“Always recognize the dreamlike qualities of life and reduce attachment and aversion. Practice good-heartedness toward all beings. Be loving and compassionate, no matter what others do to you. What they will do will not matter so much when you see it as a dream. The trick is to have positive intention during the dream. This is the essential point. This is true spirituality.” ~Chagdud Tulku Rinpoche (source)
“It’s all a dream we dreamed, one afternoon long ago…” ~Robert Hunter
From Poems From the Sanskrit , translated by John Brough ©1977:
Earth, my own mother; father, Air; and Fire,
My friend; and Water, well-beloved cousin;
and Ether, brother mine: to all of you
This is my last farewell. I give you thanks
For all the benefits you have conferred
during my sojourn with you. Now my soul
Has won clear, certain knowledge, and returns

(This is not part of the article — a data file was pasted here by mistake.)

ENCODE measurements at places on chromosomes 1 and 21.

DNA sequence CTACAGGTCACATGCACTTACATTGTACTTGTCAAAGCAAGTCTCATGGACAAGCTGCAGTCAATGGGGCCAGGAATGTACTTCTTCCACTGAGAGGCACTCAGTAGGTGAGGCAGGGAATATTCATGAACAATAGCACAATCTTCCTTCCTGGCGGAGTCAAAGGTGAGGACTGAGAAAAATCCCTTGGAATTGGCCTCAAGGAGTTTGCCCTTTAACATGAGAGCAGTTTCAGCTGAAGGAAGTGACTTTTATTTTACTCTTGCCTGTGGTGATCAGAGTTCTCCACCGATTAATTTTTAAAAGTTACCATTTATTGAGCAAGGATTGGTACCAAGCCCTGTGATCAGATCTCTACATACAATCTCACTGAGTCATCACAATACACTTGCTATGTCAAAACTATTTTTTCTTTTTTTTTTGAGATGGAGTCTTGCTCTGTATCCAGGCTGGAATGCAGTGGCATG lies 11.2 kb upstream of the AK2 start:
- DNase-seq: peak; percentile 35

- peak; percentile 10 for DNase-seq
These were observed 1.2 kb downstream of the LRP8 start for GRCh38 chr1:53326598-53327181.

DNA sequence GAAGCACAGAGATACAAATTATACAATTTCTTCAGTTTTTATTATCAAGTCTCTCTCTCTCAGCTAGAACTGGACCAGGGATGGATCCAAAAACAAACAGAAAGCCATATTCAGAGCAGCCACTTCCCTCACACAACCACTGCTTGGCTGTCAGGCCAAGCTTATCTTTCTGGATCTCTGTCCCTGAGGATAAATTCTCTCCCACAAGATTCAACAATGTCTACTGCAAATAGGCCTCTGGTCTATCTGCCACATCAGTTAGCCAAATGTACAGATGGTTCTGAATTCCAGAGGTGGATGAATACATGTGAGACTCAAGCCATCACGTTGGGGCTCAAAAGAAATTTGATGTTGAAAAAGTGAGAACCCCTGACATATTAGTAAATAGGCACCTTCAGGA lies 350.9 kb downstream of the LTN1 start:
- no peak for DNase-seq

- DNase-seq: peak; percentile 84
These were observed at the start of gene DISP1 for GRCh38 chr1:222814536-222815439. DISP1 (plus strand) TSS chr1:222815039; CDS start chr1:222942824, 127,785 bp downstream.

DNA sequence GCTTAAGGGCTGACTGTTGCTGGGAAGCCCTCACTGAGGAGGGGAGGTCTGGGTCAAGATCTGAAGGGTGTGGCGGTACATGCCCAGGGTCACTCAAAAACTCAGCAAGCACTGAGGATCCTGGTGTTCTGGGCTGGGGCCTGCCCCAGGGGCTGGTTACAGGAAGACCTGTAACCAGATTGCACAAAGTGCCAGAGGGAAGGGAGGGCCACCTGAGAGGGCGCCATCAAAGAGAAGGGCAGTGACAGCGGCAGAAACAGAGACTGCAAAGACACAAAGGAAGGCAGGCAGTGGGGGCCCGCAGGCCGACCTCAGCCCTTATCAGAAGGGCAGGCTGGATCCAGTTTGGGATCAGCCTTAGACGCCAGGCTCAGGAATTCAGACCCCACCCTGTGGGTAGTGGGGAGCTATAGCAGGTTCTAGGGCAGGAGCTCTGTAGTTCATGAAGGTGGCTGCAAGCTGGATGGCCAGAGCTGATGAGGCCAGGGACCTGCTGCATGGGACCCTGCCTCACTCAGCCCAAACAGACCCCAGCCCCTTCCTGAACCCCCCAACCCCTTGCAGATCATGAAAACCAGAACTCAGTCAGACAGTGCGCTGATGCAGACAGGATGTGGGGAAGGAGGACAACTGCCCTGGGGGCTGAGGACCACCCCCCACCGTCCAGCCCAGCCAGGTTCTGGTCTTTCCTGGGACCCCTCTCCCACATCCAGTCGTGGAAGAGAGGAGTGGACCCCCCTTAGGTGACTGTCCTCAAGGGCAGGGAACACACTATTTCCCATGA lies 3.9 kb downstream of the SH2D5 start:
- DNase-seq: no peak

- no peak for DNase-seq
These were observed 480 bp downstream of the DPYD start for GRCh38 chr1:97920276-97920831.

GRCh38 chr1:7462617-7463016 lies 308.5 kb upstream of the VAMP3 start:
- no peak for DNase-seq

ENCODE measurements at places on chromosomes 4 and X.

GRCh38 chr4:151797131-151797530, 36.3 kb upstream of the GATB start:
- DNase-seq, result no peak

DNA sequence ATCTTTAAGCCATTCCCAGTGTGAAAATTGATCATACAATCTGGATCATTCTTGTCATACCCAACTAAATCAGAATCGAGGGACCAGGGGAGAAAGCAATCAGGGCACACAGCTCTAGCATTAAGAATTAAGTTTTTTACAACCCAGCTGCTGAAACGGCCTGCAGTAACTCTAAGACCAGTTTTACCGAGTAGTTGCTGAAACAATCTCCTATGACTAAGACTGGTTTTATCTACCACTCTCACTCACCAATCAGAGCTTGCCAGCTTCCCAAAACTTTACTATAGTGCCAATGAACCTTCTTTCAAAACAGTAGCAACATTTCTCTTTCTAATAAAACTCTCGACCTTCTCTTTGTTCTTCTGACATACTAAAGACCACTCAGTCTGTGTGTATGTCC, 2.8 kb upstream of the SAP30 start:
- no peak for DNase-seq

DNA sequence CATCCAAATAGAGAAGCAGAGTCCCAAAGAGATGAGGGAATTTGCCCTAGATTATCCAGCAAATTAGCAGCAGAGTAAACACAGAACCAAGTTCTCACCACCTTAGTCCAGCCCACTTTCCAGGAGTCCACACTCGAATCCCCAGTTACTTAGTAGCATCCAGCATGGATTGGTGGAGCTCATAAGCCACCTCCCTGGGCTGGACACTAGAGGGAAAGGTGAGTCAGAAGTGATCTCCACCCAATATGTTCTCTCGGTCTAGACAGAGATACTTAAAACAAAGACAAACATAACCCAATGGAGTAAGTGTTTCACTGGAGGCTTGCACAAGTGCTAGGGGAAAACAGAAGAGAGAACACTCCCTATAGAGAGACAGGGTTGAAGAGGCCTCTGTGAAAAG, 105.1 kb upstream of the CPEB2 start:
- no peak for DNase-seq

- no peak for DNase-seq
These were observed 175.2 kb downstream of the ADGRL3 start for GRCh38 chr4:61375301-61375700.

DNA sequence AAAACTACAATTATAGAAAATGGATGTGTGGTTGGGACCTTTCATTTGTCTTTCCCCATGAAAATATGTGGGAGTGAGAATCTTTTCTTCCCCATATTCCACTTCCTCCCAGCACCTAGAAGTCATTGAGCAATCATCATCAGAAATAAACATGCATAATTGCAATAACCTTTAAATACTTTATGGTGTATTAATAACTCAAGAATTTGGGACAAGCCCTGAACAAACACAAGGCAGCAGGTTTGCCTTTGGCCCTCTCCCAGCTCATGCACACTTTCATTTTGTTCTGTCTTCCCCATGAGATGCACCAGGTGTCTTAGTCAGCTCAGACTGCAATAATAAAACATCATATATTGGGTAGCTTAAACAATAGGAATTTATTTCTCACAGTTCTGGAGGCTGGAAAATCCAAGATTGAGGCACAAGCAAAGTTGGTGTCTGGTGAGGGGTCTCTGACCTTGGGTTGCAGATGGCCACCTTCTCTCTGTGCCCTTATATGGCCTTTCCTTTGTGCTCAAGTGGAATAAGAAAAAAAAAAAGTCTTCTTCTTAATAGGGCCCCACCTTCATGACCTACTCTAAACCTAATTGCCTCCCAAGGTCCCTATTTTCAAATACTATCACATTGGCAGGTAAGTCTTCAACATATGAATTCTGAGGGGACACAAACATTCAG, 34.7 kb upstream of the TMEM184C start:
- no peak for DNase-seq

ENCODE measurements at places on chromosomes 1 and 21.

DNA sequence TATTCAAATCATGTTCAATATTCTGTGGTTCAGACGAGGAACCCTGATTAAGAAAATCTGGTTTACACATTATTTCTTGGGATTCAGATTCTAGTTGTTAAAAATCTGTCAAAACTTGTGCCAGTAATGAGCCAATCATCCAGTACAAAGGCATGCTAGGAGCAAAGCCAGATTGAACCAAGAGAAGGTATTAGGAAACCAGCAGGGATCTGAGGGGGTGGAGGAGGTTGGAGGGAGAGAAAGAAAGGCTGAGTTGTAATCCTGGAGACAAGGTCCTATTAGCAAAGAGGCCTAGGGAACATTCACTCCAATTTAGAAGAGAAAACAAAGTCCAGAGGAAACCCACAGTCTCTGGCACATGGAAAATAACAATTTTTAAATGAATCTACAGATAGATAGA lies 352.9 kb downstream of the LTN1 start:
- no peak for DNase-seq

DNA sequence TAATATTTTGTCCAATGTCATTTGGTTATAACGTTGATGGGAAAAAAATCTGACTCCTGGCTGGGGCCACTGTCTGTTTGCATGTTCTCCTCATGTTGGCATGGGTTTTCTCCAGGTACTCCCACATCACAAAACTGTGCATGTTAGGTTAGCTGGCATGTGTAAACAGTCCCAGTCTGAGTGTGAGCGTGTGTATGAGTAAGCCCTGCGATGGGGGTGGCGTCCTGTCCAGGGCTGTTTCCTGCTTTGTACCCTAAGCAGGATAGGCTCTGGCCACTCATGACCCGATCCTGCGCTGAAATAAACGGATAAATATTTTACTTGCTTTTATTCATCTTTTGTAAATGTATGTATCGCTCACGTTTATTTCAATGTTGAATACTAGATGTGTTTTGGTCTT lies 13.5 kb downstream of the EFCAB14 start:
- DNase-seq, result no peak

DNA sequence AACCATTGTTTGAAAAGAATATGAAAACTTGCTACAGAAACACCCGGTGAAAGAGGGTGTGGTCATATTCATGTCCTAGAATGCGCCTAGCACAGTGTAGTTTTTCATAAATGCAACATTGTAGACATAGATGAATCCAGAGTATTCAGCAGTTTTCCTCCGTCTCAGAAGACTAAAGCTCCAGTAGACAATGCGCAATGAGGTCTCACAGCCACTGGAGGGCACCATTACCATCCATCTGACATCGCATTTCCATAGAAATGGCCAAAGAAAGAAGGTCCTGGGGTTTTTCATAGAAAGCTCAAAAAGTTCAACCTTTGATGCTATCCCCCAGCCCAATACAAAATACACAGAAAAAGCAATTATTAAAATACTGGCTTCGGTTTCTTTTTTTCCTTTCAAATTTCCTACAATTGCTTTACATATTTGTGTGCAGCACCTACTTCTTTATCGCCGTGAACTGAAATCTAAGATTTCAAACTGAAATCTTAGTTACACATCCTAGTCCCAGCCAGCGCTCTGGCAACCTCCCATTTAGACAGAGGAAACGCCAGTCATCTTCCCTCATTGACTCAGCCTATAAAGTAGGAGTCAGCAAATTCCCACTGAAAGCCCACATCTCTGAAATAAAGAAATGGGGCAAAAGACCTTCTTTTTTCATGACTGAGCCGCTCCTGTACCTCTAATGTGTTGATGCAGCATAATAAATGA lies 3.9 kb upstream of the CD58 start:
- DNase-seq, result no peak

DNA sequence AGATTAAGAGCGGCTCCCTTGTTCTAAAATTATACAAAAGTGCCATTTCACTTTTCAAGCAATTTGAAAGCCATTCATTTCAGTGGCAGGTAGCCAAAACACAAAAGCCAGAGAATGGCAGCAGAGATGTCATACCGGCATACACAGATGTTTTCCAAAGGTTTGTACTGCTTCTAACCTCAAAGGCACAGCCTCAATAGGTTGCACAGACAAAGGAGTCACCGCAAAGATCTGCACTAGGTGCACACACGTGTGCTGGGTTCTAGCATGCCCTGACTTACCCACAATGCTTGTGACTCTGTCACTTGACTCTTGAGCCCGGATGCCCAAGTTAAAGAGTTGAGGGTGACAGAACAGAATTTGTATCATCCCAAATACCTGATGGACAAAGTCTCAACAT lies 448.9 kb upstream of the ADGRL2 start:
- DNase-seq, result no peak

to the great Absolute from whence it came.
“Our emotions propel us through extremes, from elation to depression, from good experiences to bad, from happiness to sadness: a constant swinging back and forth. Emotionality is the by-product of hope and fear, attachment and aversion. We have hope because we are attached to something we want. We have fear because we are averse to something we don’t want. As we follow our emotions, reacting to our experiences, we create karma: a perpetual motion that inevitably determines our future. We need to stop the extreme swings of the emotional pendulum so that we can find a place of centeredness.” ~Chagdud Tulku Rinpoche (source)
Death is not extinguishing the light
It is simply putting out the lamp
Because the dawn has come.
“We talk about blind faith in religion, but actual blind faith exists in our everyday world. What do we really trust? We trust our senses, our perceptions, our culture, our thoughts ― completely, one-pointedly, and blindly. We trust these more than we trust religion.
“The idea of having blind faith in religion is totally a myth. The real blind faith exists in our worldly existence. We trust anything that is within the range of experiences of our mind, whether they are perceptual or conceptual.” ~Ponlop Rinpoche (source)